How air pollution increases India’s burden of disease
I have just discovered, courtesy of the first such study conducted by the ministry of health and independent health agencies, that I live in the Indian region with the highest number of life years lost due to air pollution.
That Delhi’s air is among the foulest is well known—it’s close to being declared a hardship assignment for foreign diplomats. What is new is that we now have a much better idea of exactly what this is costing the residents of Delhi in terms of their health and general well-being.
It’s an internationally accepted measure called DALY, short for Disability Adjusted Life Years, and it is aimed at explaining what we see around ourselves every day—at work, on the street and at home. This measure gives you a good picture of the cost of a disease, or condition or environmental risk—not only in terms of death. One DALY, according the World Health Organization (WHO), is one full year of lost healthy living per 1,000 population (in India, per 100,000). It is a measure of the burden of disease carried by a nation, region or sub-region.
On 14 November, the health ministry published a report on the Health of the Nation’s States—a study of how the burden of disease has changed in Indian states from 1990 to 2016 (see page 18). The study is the outcome of research by the Institute for Health Metrics and Evaluation, a global health research institute at the University of Washington in Seattle; the Public Health Foundation of India, a premier public health institution in India with a presence across the country, and the Indian Council of Medical Research, the apex government body for the formulation, coordination and promotion of biomedical and health research.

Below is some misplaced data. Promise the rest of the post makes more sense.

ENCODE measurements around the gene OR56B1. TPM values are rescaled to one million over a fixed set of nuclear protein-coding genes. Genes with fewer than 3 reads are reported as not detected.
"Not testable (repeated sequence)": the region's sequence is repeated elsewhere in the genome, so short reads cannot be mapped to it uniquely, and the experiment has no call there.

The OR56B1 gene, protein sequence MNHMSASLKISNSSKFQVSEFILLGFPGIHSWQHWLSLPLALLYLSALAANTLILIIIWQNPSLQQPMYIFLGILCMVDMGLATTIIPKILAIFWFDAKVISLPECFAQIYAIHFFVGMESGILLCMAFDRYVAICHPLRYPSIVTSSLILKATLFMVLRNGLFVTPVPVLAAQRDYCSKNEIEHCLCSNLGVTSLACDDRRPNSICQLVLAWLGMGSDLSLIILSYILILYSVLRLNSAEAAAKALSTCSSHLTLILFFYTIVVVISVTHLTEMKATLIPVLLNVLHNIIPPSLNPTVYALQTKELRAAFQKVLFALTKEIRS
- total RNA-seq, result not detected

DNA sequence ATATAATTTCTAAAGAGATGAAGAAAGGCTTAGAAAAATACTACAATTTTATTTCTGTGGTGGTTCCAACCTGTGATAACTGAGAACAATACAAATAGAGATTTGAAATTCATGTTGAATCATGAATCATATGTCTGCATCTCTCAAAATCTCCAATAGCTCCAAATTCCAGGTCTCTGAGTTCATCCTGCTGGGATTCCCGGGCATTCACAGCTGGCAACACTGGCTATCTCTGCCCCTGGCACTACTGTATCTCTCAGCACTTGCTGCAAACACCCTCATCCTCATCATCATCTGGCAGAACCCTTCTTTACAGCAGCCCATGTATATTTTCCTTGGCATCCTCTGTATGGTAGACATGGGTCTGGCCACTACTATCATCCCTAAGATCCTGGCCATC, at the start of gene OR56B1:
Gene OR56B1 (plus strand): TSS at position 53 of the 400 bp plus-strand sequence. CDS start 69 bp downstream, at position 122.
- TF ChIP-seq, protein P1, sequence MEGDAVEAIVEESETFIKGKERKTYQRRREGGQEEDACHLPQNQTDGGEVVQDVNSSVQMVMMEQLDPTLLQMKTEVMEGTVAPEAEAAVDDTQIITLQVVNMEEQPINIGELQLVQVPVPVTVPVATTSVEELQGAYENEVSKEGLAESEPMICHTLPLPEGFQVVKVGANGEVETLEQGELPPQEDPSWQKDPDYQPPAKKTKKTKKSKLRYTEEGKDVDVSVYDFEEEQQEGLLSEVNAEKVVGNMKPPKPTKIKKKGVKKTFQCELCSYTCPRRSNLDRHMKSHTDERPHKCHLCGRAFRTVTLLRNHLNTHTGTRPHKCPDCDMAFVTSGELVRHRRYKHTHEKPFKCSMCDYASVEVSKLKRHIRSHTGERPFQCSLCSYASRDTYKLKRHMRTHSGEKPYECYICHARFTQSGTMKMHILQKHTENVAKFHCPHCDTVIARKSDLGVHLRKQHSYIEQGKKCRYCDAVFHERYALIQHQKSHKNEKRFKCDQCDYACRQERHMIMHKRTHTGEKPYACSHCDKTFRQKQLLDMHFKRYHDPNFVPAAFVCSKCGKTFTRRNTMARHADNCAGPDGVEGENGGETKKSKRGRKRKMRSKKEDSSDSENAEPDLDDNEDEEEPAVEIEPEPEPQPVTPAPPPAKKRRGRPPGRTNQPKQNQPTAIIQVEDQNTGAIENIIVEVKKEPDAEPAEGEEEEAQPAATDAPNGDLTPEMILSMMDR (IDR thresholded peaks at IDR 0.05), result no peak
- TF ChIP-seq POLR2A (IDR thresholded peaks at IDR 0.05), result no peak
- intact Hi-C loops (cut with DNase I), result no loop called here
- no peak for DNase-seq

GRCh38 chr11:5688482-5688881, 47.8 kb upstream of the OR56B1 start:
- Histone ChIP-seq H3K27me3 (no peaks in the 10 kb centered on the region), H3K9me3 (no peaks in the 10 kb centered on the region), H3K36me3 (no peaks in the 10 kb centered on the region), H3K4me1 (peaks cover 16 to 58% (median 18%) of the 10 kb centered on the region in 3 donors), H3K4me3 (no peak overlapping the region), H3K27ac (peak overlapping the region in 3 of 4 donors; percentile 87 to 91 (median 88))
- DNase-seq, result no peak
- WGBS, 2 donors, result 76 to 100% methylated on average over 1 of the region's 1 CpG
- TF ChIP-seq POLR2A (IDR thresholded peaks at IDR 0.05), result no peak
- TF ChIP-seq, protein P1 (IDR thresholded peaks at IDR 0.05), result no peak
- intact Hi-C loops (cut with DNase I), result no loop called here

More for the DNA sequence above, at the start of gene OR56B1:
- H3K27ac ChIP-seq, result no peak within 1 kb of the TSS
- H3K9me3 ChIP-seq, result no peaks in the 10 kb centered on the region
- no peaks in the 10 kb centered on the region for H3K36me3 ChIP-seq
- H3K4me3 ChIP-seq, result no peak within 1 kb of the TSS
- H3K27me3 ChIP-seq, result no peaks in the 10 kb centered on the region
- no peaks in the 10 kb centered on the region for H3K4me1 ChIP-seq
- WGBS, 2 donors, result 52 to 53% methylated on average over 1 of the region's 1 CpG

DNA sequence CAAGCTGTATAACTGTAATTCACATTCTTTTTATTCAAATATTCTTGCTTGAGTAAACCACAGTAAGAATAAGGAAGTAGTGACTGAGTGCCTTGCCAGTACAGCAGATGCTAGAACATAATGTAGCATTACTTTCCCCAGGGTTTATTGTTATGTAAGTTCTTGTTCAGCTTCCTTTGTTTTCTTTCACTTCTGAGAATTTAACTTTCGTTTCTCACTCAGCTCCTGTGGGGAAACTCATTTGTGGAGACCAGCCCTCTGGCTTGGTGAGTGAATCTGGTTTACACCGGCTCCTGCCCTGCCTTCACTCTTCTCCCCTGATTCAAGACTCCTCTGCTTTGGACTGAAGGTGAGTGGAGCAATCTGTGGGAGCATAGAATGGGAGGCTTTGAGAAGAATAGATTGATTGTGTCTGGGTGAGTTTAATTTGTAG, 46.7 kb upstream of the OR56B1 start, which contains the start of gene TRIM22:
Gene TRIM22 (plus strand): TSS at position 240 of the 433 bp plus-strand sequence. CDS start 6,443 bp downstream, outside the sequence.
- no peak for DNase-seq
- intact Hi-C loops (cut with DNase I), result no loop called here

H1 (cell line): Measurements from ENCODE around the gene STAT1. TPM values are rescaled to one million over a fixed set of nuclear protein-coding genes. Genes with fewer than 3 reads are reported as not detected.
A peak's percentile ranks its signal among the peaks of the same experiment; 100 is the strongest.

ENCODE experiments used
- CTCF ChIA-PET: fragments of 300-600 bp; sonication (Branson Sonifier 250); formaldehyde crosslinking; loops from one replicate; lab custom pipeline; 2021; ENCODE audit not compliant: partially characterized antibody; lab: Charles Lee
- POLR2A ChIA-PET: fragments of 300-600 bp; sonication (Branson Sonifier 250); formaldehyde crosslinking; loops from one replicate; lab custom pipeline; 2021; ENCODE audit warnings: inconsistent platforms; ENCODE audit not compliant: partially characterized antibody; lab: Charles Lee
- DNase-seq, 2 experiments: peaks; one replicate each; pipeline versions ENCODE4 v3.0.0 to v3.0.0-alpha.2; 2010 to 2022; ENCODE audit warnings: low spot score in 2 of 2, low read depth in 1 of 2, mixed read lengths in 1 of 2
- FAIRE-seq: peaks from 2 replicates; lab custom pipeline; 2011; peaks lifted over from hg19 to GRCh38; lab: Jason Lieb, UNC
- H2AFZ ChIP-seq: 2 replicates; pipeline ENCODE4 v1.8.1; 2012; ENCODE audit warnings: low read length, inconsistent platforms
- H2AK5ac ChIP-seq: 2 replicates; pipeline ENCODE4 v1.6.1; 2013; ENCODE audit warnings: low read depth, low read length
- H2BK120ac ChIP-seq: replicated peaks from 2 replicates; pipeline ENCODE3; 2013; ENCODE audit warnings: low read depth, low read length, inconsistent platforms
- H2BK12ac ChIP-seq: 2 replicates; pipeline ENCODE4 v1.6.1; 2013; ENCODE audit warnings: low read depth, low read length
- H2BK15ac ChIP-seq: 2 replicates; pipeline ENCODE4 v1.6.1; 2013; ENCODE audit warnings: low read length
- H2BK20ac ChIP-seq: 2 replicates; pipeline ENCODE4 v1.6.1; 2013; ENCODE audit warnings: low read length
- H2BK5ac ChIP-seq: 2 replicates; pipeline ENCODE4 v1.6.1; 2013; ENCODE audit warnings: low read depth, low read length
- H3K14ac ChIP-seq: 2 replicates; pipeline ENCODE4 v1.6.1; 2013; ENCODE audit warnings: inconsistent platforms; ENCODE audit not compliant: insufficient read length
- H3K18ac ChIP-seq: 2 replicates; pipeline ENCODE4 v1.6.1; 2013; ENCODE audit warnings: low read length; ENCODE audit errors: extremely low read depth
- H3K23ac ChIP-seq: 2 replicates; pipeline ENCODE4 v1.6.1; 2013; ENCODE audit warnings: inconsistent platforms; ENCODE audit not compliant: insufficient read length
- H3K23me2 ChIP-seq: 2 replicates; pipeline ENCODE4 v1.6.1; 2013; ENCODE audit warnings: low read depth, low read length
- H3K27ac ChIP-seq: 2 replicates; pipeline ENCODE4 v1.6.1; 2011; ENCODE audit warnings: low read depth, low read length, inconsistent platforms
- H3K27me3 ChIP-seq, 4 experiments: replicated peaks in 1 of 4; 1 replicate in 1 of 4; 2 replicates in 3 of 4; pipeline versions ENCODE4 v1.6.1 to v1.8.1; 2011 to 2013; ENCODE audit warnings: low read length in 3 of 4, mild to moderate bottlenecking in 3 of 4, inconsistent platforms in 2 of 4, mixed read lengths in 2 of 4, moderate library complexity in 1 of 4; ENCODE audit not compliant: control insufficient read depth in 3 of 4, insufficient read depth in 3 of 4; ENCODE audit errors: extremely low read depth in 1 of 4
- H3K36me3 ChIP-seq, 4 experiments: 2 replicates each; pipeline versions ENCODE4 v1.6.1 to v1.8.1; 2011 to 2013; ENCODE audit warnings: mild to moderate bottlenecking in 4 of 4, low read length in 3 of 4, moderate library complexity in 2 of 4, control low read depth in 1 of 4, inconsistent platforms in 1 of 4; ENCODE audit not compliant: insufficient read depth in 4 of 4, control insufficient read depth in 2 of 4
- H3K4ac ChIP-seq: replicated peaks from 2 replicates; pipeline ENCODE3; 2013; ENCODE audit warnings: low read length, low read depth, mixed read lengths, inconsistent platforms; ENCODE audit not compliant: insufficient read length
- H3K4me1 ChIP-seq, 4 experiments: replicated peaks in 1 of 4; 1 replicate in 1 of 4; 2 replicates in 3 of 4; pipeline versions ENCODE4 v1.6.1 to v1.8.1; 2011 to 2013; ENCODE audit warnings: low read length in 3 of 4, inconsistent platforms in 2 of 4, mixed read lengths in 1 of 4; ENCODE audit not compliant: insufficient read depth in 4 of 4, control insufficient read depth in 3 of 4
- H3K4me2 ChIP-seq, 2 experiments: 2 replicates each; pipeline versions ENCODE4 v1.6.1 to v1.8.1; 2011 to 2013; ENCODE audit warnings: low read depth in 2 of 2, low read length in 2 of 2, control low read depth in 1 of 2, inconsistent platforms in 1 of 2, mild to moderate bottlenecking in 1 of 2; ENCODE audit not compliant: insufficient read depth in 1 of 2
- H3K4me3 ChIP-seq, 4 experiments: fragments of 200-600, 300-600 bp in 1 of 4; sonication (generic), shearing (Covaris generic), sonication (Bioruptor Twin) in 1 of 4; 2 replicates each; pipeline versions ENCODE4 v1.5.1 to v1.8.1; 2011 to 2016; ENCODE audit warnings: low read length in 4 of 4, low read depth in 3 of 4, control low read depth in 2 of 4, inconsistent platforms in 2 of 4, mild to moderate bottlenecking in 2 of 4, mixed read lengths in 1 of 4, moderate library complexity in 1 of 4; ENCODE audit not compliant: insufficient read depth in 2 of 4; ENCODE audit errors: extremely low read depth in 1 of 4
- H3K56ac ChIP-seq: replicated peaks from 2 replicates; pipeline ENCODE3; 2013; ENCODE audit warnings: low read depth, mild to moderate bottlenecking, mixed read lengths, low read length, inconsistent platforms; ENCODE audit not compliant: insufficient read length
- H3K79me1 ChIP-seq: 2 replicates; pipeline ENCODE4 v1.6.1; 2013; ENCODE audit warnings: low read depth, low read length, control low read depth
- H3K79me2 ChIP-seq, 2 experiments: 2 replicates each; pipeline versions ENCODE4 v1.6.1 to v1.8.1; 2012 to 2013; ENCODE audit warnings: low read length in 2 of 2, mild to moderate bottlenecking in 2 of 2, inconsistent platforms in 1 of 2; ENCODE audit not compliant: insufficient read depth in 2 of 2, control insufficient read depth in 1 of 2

This report defines DALY as “years of healthy life lost to premature death and suffering. DALYs are the sum of years of life lost and years lived with disability”.
The importance of this report cannot be over-emphasized. It is a landmark publication in disaggregated health data in India, a country that must make heroic efforts (including by massive increases in government spending) to improve the health of its people if it is to enjoy the full benefits of its slowing but still rapid economic growth.
Essentially, the report shows that India is faced with the double whammy of increases in the burden of both lifestyle and infectious diseases. The first is commonly associated with sedentary lifestyles brought about by greater wealth, the second a classic indicator of poverty. Not surprisingly, the first category is dominant in wealthier states and the latter, alongside malnutrition, in poorer states.
This, in other words, is India’s health gap.
However, cutting across both categories is air pollution. The report, correctly, makes a distinction between indoor and outdoor air pollution. Nationally, indoor air pollution, mainly the result of cooking with fossil fuels such as coal and wood, has come down markedly since 1990, but outdoor air pollution has increased.
The really worrying part? Taken together, indoor and outdoor air pollution made up more than 10% of the total burden of disease in 2016, second only to child and maternal malnutrition. The main risks from air pollution are cardiovascular and respiratory diseases—to which it makes a “substantial contribution”.
Broken down, the risk from air pollution was higher in the poorest states—these are eight so-called Empowered Action Group (EAG) states that receive special development effort attention from the government of India, namely Bihar, Chhattisgarh, Jharkhand, Madhya Pradesh, Odisha, Rajasthan, Uttarakhand and Uttar Pradesh. This means the poor as ever will be disproportionately impacted by air pollution, unlike those who are able to afford air purifiers and good quality pollution masks, while benefiting from the protected environment of sealed and confined spaces such as cars and offices.